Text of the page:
John “Crawfish” Crawford often skips morning traffic on the long stretch of road connecting Skidaway Island to the state of Georgia by jumping into his motor boat and skimming over the waters separating his home on the Isle of Hope from his job—as a naturalist and captain of the Sea Dawg or, more formally, a public service assistant—at UGA’s Marine Education Center and Aquarium.
Fish are a common sighting during those morning rides. And from the dock where he ties up and walks into work, so are dolphins, manatees and sea turtles, the Savannah native said. “Everything’s right here in our backyard.”
Spanish moss drips from the oak trees bordering the back of his office building, swaying in a muggy summer breeze that colors everything hotter. Crawford heads to the dock that makes up part of his office, looking over his shoulder and noting that the center opened in 1972. It houses Georgia’s first saltwater aquarium and serves as host to about 10,000 students each year.
He teaches most of them, “ages pre-K to gray,” he said. “It’s been a labor of love, and I’m very, very thankful to the University of Georgia for giving me a niche here to keep it going.”
His office at the Marine Education Center and Aquarium is stacked with reference books, maps, papers, jars, boots and art created by his daughter Lauren. On his desk, a gallon-sized glass jar of sand serves as a nest for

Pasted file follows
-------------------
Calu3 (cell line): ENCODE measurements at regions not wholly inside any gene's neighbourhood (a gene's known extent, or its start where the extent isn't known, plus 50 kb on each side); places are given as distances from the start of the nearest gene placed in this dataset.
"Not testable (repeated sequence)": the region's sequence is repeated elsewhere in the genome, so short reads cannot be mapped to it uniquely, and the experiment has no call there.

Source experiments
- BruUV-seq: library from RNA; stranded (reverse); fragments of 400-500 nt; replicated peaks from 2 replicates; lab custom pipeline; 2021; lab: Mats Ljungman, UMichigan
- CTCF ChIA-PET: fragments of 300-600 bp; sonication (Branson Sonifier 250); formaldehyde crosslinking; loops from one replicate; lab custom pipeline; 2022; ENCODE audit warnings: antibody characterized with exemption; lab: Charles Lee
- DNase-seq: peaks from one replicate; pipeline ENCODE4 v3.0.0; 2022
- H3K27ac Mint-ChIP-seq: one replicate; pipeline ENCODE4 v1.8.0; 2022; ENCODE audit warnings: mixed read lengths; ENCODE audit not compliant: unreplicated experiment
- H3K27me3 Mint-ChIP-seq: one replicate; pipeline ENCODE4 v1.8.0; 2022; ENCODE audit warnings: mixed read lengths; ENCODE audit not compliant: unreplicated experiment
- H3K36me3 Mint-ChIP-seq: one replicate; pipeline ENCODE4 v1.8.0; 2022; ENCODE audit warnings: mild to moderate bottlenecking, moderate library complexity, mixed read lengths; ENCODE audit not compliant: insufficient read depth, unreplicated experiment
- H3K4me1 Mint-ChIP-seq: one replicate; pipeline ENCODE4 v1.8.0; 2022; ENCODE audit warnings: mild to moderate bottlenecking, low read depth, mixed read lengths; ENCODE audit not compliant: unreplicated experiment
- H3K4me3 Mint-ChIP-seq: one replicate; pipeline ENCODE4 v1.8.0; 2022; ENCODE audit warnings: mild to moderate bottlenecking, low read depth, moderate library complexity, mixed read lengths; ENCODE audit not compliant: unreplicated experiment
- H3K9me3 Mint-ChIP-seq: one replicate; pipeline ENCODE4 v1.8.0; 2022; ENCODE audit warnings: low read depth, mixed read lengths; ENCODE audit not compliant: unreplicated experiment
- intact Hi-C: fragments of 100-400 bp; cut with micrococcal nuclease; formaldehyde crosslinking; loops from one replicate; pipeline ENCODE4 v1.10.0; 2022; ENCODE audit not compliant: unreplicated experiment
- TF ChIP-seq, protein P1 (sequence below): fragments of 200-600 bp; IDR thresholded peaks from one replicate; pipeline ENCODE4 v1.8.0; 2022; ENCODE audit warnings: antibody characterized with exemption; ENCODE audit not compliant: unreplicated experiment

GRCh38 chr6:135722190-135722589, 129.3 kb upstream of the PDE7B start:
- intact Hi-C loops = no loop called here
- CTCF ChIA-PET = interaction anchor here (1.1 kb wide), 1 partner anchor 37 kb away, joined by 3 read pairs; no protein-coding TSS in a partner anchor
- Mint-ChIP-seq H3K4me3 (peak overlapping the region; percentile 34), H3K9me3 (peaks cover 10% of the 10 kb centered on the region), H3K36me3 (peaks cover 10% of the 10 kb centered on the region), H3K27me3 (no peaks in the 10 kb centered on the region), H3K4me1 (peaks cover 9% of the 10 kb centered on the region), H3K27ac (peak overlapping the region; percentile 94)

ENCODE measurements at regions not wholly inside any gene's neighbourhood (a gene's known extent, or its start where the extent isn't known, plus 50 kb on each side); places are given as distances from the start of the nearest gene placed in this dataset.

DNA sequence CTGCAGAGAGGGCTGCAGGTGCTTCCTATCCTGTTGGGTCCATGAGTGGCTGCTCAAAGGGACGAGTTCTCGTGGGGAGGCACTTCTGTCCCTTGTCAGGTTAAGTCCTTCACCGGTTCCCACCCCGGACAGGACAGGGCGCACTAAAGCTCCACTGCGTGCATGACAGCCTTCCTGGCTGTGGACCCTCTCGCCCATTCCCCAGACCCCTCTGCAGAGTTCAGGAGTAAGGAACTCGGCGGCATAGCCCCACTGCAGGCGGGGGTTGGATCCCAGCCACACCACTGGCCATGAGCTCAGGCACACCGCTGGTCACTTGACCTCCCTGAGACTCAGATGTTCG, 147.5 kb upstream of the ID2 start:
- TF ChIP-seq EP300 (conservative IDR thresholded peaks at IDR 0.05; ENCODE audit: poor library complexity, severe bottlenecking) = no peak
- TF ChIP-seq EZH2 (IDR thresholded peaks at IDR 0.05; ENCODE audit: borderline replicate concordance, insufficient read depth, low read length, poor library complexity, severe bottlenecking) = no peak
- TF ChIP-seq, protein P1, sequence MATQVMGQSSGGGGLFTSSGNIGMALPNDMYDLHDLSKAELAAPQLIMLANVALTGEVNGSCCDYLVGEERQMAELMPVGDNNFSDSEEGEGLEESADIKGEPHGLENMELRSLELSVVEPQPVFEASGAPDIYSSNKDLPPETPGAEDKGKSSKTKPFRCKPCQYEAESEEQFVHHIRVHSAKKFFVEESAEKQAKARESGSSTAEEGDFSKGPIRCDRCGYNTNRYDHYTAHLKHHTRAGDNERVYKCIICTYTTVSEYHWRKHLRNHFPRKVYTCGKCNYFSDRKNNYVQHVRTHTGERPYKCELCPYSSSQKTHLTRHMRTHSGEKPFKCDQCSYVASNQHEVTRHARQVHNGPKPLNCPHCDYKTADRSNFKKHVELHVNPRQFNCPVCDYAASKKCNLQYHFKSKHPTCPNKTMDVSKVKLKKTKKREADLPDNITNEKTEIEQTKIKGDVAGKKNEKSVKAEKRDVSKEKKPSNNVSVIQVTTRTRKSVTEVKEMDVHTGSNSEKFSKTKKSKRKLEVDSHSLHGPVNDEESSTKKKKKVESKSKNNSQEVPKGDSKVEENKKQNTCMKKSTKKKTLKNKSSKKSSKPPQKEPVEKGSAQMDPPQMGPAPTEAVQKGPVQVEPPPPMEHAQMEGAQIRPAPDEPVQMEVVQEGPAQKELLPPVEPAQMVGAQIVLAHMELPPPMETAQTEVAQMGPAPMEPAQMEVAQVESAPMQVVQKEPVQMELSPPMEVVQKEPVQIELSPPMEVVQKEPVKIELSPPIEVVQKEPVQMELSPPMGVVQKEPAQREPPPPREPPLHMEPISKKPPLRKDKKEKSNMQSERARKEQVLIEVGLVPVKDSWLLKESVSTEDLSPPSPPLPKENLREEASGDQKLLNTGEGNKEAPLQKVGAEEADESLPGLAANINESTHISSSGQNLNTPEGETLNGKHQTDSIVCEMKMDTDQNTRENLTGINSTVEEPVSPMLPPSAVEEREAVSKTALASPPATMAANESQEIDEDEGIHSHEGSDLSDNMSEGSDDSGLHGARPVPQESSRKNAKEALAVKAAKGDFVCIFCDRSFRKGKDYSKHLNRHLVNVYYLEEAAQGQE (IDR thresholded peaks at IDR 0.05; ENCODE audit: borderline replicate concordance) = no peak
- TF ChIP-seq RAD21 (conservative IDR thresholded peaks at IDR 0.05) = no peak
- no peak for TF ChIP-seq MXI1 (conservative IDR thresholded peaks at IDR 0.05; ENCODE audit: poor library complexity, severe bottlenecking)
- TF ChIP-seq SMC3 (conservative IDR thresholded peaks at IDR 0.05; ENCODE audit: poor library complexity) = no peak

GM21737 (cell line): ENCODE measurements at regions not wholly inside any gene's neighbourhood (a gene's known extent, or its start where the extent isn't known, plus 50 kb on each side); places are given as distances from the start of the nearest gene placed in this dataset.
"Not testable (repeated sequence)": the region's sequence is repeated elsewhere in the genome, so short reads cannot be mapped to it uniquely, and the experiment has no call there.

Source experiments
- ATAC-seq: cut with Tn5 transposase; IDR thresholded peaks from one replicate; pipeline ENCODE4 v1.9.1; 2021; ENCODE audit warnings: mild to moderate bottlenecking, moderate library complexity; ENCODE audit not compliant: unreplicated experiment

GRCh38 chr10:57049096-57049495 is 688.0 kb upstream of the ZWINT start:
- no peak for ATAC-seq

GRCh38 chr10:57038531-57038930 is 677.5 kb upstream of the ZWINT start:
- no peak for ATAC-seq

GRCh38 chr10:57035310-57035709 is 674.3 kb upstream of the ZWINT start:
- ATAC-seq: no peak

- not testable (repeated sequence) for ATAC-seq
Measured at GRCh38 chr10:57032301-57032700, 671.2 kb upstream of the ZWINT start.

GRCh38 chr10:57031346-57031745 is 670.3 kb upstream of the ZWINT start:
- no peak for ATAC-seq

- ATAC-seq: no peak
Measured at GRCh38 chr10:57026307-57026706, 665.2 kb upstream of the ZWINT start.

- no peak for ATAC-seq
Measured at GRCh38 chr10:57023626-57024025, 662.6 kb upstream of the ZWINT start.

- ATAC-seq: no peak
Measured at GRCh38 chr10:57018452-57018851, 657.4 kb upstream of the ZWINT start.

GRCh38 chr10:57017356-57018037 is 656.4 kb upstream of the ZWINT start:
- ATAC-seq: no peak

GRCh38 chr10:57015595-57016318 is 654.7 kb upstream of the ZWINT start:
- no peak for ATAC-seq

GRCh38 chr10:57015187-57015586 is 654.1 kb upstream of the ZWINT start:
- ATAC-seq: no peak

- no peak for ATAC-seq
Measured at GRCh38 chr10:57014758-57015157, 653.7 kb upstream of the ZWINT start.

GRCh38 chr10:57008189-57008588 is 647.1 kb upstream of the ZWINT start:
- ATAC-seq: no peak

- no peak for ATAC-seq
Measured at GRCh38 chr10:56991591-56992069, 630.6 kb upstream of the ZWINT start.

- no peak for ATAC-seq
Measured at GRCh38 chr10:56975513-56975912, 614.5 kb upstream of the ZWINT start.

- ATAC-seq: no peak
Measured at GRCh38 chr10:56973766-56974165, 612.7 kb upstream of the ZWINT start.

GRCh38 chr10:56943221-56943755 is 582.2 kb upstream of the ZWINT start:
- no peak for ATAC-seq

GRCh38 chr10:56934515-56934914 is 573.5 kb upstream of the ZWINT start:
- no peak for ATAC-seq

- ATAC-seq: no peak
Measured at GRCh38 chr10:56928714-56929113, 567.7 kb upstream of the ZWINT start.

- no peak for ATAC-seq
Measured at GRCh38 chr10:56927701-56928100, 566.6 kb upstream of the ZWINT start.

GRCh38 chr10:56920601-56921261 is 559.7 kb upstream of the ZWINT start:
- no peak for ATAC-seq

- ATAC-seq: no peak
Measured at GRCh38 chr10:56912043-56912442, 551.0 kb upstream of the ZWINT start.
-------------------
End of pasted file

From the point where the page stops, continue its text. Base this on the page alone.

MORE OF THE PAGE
diamondback terrapin eggs. A sticky note marks the date they were laid: 4/17/12. The laying season this past spring was about 70 days long—a record over the usual 60 days.
Diamondback terrapin rescue—specifically from golf course sand traps—is another part of Crawford’s multi-faceted job, which mostly involves teaching and consulting. Every year, diamondback terrapins lay thousands of eggs in the sand traps that litter Skidaway Island. Over the past few years, volunteers have started collecting the eggs and moving them to nesting boxes on the edge of the golf courses.
The group started out by building boxes that allowed the tiny turtles to crawl out when they were big enough. But “the crows were getting them,” he said. So they’ve developed a better way: They hand release each turtle into the marsh.
“I grew up playing in the sand,” Crawford said. “Sometimes I forget that I get paid to do this.”
Crawford was 14 when he started his professional career as a naturalist. He was hired as the nature counselor for a Savannah-area Boy Scout camp—a job he held for three summers. It was the first time he was paid to be a naturalist, but not the first time he got his hands on nature. His family tells stories of him chasing them around with toads and frogs when he could hardly walk.
“I always knew what I wanted to do,” he said.
His love for creatures—his parents required him to care for each one—earned him his nickname.
When Crawford was in the third grade, an older patrol boy—so designated because he “had the authority and the badge,” Crawford said—hollered out the nickname that stuck.
“We were walking over from the school to the playground, and he said, ‘Oh, look, it’s Crawfish; he probably has a frog in his pocket,’ ” Crawford said. “I think that day I had a dead bat in my pocket I had found. He meant it as an insult, and I liked it. It just stuck after that.”
And Crawford now focuses his attention on a work area that extends from his office to a lab full of microscopes over winding marsh rivers to 8-mile Wassaw Island, “a pristine refuge that is part of our classroom.”
The center hosts students who come in groups of 50 to stay in the center’s dormitory and eat in its cafeteria. They are introduced to nature through classes, field trips, labs and the plankton they skim from the water next to the dock.
“It’s so much easier to teach students when we can take them out and sit them down in a marsh,” Crawford said. “I learn something new and see something exciting every time I go out with these kids.”